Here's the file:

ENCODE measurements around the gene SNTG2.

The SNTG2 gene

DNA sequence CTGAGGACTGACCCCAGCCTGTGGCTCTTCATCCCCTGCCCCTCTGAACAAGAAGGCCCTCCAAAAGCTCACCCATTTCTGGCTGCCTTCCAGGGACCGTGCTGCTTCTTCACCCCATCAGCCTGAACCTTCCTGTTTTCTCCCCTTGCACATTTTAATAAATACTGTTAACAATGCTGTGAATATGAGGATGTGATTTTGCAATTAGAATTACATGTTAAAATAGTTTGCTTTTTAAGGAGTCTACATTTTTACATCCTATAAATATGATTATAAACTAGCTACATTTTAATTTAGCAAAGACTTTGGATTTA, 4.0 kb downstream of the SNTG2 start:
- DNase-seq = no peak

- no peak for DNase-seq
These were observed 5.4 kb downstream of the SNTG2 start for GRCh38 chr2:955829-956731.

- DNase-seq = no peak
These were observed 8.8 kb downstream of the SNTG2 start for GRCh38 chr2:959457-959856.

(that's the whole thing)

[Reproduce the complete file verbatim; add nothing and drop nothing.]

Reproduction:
ENCODE measurements around the gene SNTG2.

The SNTG2 gene

DNA sequence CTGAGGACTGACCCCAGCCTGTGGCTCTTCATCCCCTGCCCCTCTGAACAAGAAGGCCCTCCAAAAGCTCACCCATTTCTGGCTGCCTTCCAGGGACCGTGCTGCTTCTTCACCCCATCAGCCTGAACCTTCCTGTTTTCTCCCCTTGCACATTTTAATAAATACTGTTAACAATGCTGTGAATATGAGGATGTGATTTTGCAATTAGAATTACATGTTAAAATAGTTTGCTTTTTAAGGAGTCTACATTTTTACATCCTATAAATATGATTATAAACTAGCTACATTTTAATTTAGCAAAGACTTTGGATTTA, 4.0 kb downstream of the SNTG2 start:
- DNase-seq = no peak

- no peak for DNase-seq
These were observed 5.4 kb downstream of the SNTG2 start for GRCh38 chr2:955829-956731.

- DNase-seq = no peak
These were observed 8.8 kb downstream of the SNTG2 start for GRCh38 chr2:959457-959856.